Just a note here, my work is awesome. I’ve been there for 14 years and genuinely have loved my time there. I like everyone there and have had a good relationship with them. But now, I have found out that they are more than coworkers. They are real friends. They could have stopped at the $100 gift card I got before I left, but the emails, texts and card and 2 bags of thing like a blanket, games, food, and so much more, means they are true friends. I am blessed more than I can say. I had thought that I have a couple of friends outside my family, but now I know I have over 100. How much more blessed can one man be.

My lovely wife found a place near our house that is trying to get me into inpatient. We will find out today. If not, we will keep checking. Finally I got in bed at the hotel. It was an emotionally exhausting day. I ended it talking with my lovely wife on speaker phone while lying in my bed. I noticed I was dozing off and told her, but she was fine with just talking. I found out later that I had fallen asleep and she knew it, so she just prayed for me while I slept and still on speaker phone. I’m overwhelmed. She just prayed for me. She wasn’t upset, she didn’t just hang up, but she prayed. We have been married over 35 years and I love her more than I ever have. We have had ups and downs. She dealt with 8 years of my alcoholism with patience and mercy. I wasn’t always nice to her when I was drunk, but she waited. She prayed and waited and now I’m sober for 6 days and she has what she has wanted for years, a sober husband who loves her and would never leave her.

I write this in my hotel and my ride is almost here. I continue in my little rowboat going wherever it leads. By the way, the river is God the Father, the boat is Jesus and the flow of the river is the Holy Spirit. Tell me how I can fail. I can’t fail.

Let’s do another equation: Lovely wife + supportive friends + a God who loves me = total success.

I know life will be hard, but I will not go die easily.

God NEVER keeps you in prison forever (read the story of Joseph in Genesis in the Bibile).

Tomorrow will be the biggest day in my life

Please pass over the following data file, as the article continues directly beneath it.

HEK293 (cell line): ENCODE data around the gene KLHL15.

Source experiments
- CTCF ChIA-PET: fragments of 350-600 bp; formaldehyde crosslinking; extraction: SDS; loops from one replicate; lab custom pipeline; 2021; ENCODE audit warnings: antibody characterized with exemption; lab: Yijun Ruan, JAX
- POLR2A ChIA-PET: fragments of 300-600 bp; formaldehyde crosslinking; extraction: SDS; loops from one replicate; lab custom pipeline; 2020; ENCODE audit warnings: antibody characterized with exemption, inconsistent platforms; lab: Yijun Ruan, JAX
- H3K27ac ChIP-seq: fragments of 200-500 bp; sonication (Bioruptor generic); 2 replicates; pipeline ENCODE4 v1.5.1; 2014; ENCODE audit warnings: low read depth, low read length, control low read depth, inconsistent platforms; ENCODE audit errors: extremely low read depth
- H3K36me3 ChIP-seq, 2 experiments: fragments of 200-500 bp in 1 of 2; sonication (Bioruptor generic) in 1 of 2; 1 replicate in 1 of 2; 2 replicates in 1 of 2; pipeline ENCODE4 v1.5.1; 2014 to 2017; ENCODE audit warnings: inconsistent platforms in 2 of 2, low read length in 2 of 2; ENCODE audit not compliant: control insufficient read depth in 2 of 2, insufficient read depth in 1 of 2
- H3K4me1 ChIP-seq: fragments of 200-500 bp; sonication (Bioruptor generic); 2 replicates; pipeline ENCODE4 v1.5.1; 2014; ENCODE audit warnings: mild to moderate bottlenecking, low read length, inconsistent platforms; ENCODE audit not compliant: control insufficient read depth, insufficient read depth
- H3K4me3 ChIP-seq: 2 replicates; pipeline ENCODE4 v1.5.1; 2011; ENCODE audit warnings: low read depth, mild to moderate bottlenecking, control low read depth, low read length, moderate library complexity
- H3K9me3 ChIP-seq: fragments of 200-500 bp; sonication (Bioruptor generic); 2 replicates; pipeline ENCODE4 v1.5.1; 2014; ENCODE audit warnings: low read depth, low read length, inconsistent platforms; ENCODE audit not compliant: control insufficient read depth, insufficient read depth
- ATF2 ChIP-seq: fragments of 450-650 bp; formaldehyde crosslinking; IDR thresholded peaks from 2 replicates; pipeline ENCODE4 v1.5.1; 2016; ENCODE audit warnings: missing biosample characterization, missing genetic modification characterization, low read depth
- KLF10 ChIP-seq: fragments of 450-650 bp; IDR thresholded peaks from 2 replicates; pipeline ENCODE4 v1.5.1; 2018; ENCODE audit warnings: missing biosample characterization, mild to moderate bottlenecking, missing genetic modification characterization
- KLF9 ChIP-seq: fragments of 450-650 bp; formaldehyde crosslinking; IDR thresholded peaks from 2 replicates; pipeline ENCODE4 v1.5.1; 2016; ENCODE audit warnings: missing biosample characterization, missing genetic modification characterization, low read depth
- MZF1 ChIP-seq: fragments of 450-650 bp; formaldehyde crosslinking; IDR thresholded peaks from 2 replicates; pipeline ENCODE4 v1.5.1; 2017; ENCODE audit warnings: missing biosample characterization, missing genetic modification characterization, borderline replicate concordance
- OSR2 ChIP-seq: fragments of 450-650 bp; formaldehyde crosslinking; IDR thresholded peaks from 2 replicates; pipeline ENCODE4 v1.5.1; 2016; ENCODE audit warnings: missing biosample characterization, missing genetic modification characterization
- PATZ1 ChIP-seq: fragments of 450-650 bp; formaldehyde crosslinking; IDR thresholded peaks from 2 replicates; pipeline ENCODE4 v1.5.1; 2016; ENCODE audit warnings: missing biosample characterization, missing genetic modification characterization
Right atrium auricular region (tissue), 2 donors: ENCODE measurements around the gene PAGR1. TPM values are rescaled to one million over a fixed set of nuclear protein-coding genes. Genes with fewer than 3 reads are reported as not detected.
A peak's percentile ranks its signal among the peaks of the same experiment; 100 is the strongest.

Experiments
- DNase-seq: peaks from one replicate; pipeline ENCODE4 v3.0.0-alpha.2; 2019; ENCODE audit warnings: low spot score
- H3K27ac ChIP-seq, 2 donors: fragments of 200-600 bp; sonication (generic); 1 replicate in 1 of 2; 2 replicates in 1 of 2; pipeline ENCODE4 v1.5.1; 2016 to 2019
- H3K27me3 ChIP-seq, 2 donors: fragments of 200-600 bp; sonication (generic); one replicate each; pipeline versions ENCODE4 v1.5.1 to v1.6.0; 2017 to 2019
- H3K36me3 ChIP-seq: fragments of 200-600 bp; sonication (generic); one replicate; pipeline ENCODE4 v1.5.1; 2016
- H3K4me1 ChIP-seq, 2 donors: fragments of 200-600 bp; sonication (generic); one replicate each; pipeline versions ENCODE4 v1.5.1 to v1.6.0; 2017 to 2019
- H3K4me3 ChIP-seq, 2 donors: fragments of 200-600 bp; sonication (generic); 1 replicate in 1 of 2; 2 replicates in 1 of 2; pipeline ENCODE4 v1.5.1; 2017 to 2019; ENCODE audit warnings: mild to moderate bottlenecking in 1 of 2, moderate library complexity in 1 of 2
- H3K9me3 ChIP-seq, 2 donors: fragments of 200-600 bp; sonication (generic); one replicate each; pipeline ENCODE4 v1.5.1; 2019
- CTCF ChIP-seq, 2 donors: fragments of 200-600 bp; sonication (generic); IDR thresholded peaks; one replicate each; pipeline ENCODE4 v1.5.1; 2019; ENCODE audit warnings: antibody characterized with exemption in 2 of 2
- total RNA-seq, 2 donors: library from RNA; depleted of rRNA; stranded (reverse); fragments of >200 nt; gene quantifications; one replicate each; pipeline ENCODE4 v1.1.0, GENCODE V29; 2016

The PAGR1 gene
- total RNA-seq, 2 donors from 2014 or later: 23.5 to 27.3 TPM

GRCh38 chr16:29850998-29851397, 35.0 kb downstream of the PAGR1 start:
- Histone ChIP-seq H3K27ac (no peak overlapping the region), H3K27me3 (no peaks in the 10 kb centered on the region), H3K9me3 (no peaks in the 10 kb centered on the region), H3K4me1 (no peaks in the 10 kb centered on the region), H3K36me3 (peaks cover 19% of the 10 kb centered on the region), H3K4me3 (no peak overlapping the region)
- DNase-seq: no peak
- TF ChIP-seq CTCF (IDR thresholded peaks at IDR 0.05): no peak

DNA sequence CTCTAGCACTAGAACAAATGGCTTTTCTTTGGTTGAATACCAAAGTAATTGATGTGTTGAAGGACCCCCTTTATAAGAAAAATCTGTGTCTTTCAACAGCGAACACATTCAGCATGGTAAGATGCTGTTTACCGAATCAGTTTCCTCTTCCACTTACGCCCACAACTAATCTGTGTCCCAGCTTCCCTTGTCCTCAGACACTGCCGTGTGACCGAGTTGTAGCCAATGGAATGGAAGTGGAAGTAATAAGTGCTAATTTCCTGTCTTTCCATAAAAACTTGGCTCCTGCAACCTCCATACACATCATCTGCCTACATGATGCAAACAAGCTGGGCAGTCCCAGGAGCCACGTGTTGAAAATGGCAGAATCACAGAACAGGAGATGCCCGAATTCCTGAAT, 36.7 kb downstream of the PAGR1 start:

Tomorrow I head to rehab. I leave at 6:00 in the morning and I get to the hospital for my 5 day detox around 10:00 am. I am scared but excited. By the grace of God, He waited for me to get to the point when I really wanted this. I wasn’t pushed into it and no one forced me. I realize I’ve used alcohol at night as a crutch. But perhaps I needed a crutch. Some would say, “why didn’t you just trust God”, but evidently I couldn’t at the time. My life, at times has been hell, but everyone has their own hell to walk through and not everyone becomes an alcoholic.

I miss my sister

Tomorrow is also my late sister’s birthday. She was a good sister and always looked out for me. She passed away almost exactly 18 years ago in a scuba diving accident. My parents had just moved into a nice retirement community and that night had friends over. In their discussions, the topic came up of losing a child. My parents said they could never imagine having to go through that. That night I got a call around 11:30 pm. The voice on the other end told me that they found me on the internet and asked if I were her brother. Then he informed me she had died. My life crashed around me. My two brothers lived up north and so I called my oldest and then my second oldest. The second oldest lived in the city that my parents lived in. He went over and told them. All of our lived changed that night.

I got my sister’s computer and read her emails to try and figure out why this happened. Perhaps I should have buried her computer with her and not read about her life, but she lived many miles away and to some extent, we lost touch, though we talked a couple of weeks before she died, which I’m glad about. In one email written 3 days before she died, she wrote her boyfriend and all it said was “10 Days” in big bold letters. She wrote that because her birthday was in 10 days… She died 3 days later.

Second Chance

I don’t have 10 days, I have 1 day. I may not even have that. No one is guaranteed the next breath. My sister had so many plans, but they were over in 30 minutes. She probably didn’t know what hit her as her blood boiled from the bends. I am thankful that I have a second chance for my life. I am thankful for my lovely wife who wants me to go get help. I am thankful that I have a great family and great friends who are praying for me and my lovely wife.

I am thankful, hopeful and happy that I get a second chance, I only wish my sister had one…

T minus 2 days

I head out Monday for detox in a hospital. I am NOT looking forward to it. I do not like the unknown, but have no choice as I am going to do this. I’m tired and know things would not go well with my health if I keep this alcohol thing going.

What am I looking forward to on the other side?

I’d like to start running again. Probably not a marathon, but maybe a half marathon.

I’d like to get back to that 178 lbs, the weight I was at when I started this blog. I’ve been on a diet and have gone from 227 to 210, so I’m getting there. I assume I’ll lose 10 lbs after I stop drinking, so when I return home, I may be down to below 200 lbs.